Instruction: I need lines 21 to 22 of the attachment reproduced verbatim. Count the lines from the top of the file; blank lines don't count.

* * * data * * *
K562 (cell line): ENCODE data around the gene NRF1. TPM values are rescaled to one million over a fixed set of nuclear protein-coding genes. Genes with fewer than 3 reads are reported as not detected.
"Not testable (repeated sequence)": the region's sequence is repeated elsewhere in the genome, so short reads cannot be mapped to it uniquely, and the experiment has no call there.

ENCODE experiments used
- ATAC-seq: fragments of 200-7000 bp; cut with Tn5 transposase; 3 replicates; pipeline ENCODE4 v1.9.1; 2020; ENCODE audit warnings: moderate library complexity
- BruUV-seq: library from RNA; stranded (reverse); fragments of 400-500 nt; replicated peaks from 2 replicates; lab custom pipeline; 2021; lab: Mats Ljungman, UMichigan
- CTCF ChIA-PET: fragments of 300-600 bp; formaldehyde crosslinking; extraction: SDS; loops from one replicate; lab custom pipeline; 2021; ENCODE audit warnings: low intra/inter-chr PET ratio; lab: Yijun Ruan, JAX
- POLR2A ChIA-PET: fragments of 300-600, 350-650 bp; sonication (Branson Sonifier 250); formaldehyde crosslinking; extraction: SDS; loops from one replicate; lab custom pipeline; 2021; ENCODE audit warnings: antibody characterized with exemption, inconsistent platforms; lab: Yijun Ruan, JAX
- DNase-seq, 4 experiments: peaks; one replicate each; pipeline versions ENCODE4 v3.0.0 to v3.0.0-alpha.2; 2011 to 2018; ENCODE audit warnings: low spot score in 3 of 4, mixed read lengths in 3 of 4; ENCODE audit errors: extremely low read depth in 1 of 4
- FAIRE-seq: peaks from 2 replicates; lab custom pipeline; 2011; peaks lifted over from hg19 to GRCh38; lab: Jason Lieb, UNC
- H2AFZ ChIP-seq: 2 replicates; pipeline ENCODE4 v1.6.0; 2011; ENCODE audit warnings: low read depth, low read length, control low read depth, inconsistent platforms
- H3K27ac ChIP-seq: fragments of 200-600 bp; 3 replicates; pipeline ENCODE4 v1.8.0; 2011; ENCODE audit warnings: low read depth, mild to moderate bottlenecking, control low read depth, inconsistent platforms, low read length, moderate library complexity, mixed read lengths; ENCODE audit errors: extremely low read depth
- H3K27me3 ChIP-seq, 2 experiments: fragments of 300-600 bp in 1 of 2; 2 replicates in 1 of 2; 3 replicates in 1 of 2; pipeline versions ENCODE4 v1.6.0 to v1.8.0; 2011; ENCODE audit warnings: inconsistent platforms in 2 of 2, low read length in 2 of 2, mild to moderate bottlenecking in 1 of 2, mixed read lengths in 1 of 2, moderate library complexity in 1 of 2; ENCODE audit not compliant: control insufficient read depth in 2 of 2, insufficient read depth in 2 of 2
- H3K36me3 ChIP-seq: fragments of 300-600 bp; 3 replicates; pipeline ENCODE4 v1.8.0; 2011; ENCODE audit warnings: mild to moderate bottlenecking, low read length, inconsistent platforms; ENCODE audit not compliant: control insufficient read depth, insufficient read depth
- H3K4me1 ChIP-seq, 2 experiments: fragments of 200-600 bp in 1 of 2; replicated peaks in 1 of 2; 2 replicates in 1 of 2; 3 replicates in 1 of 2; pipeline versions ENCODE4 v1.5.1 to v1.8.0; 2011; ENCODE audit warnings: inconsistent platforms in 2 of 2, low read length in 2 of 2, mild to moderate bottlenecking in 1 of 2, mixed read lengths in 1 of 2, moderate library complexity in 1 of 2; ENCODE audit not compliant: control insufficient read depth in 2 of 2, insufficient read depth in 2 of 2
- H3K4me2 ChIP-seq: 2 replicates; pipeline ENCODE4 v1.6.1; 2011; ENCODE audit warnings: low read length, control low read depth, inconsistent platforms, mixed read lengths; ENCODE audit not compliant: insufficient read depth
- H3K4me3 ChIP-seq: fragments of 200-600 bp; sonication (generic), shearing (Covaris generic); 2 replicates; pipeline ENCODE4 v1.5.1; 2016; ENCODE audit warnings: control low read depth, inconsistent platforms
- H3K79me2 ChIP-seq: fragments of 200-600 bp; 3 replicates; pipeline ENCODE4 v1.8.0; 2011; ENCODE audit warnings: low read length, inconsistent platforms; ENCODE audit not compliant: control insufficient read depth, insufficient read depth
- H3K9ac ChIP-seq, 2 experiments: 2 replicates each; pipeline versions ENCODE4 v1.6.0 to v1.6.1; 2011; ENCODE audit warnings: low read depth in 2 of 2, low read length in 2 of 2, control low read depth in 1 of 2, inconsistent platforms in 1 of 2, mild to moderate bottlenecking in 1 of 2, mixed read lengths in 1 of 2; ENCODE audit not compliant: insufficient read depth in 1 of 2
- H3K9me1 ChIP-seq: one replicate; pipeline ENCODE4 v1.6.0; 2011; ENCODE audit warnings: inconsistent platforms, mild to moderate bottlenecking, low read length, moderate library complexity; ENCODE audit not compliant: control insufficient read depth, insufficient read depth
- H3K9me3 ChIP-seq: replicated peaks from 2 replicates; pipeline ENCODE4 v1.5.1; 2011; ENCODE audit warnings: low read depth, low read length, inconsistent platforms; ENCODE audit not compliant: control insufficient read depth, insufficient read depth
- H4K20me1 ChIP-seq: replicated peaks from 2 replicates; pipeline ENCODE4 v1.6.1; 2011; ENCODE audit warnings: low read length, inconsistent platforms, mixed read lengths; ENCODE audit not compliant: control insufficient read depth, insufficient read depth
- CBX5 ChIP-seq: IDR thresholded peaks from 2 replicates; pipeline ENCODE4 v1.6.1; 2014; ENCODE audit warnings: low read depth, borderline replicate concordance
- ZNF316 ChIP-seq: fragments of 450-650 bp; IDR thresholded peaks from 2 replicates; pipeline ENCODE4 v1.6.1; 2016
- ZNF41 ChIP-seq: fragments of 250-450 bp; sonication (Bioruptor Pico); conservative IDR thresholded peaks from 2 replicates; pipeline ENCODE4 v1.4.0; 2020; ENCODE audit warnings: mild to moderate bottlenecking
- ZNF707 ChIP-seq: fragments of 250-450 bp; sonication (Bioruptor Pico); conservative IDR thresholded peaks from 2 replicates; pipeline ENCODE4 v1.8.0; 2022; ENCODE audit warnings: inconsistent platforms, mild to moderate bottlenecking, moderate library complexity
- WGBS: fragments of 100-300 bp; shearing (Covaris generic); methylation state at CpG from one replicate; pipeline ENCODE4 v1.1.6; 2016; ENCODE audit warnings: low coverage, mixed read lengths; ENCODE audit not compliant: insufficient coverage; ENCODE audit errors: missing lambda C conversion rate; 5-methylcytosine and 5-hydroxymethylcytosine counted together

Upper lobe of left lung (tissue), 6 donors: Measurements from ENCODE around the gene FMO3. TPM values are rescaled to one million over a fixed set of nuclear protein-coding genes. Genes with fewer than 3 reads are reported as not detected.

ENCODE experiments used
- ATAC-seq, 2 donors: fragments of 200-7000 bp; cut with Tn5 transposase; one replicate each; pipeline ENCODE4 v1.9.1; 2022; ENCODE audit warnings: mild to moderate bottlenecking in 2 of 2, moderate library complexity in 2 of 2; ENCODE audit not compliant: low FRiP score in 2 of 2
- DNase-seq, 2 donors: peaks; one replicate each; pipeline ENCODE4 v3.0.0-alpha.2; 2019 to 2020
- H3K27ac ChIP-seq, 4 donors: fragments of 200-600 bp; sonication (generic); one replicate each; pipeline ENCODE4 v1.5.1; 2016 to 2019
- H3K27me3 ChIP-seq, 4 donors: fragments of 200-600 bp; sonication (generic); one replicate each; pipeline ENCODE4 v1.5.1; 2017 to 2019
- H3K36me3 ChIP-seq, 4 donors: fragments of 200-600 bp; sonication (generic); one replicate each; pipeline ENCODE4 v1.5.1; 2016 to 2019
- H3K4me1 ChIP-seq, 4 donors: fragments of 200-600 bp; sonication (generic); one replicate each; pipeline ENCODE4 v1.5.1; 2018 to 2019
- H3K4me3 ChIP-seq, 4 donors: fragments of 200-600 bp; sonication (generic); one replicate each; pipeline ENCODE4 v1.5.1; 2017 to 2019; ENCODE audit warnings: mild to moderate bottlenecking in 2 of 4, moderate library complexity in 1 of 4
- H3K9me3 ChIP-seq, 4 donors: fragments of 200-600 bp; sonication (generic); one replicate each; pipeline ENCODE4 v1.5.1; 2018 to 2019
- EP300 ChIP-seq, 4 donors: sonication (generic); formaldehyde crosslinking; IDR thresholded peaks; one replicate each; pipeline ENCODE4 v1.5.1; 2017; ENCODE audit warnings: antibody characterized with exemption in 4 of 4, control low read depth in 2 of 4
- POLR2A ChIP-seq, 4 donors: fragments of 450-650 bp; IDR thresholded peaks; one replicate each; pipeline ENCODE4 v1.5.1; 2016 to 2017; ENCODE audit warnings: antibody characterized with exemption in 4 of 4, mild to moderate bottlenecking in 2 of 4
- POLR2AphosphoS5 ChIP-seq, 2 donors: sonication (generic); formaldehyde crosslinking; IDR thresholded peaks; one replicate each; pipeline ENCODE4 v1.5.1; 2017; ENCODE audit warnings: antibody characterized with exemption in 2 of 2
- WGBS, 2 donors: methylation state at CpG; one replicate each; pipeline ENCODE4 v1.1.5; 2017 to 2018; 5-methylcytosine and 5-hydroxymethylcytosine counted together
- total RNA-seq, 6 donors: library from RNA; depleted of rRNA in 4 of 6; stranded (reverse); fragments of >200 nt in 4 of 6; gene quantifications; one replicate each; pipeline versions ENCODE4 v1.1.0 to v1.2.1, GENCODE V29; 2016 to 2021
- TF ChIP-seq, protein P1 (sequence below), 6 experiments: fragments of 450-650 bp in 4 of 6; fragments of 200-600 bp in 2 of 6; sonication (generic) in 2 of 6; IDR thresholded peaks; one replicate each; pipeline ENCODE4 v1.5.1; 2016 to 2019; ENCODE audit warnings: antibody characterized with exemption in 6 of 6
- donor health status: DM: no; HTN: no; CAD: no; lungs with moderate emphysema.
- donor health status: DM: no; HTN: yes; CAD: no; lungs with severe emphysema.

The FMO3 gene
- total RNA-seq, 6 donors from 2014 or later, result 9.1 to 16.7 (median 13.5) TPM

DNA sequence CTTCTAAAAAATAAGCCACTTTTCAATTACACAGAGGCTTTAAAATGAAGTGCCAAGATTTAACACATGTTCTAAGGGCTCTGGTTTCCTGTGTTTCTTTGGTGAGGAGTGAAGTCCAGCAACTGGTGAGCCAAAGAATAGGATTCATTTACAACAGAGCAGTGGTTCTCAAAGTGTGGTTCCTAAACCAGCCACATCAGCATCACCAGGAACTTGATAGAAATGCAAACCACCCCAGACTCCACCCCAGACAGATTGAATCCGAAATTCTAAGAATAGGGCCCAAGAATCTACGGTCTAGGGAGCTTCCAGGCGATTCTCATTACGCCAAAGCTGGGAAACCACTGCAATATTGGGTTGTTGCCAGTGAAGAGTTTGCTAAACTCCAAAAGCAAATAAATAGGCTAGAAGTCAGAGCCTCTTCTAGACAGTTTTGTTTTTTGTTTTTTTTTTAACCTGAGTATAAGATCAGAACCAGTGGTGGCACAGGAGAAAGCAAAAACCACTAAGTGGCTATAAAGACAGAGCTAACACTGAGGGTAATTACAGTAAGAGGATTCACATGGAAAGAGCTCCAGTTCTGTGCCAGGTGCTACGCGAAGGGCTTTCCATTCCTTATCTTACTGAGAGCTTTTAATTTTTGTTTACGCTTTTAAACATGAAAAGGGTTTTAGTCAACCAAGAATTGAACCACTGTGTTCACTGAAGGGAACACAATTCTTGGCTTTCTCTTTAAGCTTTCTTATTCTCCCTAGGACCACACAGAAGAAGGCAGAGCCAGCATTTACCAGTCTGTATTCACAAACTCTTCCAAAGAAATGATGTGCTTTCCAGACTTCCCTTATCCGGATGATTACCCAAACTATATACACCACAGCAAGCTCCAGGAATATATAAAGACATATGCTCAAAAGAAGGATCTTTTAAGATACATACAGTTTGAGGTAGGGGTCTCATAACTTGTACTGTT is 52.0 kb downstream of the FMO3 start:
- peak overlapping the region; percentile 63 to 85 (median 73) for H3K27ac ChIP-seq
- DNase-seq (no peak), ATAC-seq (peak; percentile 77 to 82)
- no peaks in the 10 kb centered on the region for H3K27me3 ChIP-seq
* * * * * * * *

- H4K20me1 ChIP-seq: replicated peaks from 2 replicates; pipeline ENCODE4 v1.6.1; 2011; ENCODE audit warnings: low read length, inconsistent platforms, mixed read lengths; ENCODE audit not compliant: control insufficient read depth, insufficient read depth
- CBX5 ChIP-seq: IDR thresholded peaks from 2 replicates; pipeline ENCODE4 v1.6.1; 2014; ENCODE audit warnings: low read depth, borderline replicate concordance